Croatia's Environmental Affairs in 2021: New Nature Park, Progress in Waste Sorting

ZAGREB, Jan 2021 - Croatia's environmental affairs in 2021 were marked by the declaration of Dinara as the 12th nature park and the awarding of the status of UNESCO designated site to the Mura-Drava-Danube Biosphere Reserve.

On 5 February, the Croatian parliament unanimously adopted a law declaring Mount Dinara the 12th nature park in Croatia. The nature park encompasses Croatia's section of Mount Dinara as well as Mt Troglav and Mt Kamešnica, the upper course of the Cetina River and the Hrvatačko, Paško, and Vrličko karst fields. It extends over two counties - Split-Dalmatia and Šibenik-Knin -- measuring almost 63,000 hectares in area. Dinara is part of the Dinaric Alps, also commonly known as the Dinarides, a mountain range in Southern and Southeastern Europe.

On 15 September, UNESCO's international coordinating council designated the transboundary biosphere reserve which stretches along the Drava, Mura, and Danube Rivers as the first biosphere reserve extending through five countries: Austria, Slovenia, Croatia, Hungary, and Serbia. The Mura, Drava, and Danube Rivers form a 700-kilometer-long green belt, also known as the Amazon of Europe, connecting almost a million hectares of unique terrain with significant natural and cultural heritage, becoming the first five-country biosphere reserve in the world.

Legislative activities in environment protection

In July, the Croatian parliament passed a law banning the use of plastic carrier bags that are between 15 and 50 microns thick as of 1 January 2022, while other types of plastic bags will be phased out in the coming period.

A project aimed at better management of plastic waste has begun, and the first comprehensive national statistical survey on food waste was conducted.

The Ministry of Economy and Sustainable Development said that a strong positive trend of waste separation, collection, and recycling continued.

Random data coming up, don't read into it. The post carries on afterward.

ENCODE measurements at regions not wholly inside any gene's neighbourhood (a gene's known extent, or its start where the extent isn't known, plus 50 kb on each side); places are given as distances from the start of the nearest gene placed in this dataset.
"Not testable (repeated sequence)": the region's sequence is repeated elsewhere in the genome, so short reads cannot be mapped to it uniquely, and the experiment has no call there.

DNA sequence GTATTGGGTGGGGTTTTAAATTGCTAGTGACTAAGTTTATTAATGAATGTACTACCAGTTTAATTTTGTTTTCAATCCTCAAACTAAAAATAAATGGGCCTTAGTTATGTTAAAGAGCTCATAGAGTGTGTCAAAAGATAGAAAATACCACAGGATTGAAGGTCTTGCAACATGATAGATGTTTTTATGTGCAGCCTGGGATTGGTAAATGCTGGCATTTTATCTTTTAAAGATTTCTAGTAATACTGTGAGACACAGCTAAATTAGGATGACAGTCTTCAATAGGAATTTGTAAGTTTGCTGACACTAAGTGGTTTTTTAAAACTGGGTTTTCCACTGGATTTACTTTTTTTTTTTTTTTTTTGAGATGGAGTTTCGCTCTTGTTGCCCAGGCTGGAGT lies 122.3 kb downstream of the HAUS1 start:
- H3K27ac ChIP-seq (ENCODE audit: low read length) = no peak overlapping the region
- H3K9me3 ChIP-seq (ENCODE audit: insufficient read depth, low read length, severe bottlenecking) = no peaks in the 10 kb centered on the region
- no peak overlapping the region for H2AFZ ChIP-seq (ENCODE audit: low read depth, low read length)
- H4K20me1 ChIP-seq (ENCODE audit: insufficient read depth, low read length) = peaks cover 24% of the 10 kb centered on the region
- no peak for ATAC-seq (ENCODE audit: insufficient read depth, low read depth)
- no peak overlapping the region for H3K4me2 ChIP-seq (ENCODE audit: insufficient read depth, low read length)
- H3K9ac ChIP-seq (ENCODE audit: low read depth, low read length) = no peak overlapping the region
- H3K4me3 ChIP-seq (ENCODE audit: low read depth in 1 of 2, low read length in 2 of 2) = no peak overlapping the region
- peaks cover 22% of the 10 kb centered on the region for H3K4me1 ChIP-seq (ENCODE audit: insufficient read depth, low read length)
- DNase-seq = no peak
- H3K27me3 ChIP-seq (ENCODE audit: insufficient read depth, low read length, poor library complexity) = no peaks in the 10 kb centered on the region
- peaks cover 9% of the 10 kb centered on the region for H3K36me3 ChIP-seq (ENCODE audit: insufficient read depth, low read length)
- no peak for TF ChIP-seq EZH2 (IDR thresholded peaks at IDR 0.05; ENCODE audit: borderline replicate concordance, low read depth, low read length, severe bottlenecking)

The waste sorting rate in 2020 was 41%, rising by 15 percentage points since 2016. Of the total municipal waste, 56% was landfilled and 34% recovered, which is an increase of 13 percentage points compared with 2016.

Prelog among best towns in Europe in sustainable waste management, Šibenik builds Bikarac waste management plant

In mid-December, the Zero Waste Europe network published new best sustainable waste management practices in Europe, including those in the northern Croatian town of Prelog and 11 neighboring municipalities.

Prelog, the first Croatian town to adopt a zero-waste strategy, and 11 neighboring municipalities (Belica, Donja Dubrava, Donji Vidovec, Sveta Marija, Goričan, Donji Kraljevec, Kotoriba, Dekanovec, Domašinec, Martijanec, Podturen), improved their result in total waste sorting from 57.25% in 2019 to 65.23% in 2020.

On 21 December, the City of Šibenik's waste management center began a test run of the HRK 245 million Bikarac waste management plant, with Economy and Sustainable Development Minister Tomislav Ćorić praising Šibenik for setting an example to other cities on how to resolve the issue of waste management. Currently, about 73,000 tonnes of waste is delivered to Bikarac with more than 40,000 tonnes of municipal waste. The capacity of the mechanical-biological plant is to process about 70,000 tonnes of waste a year.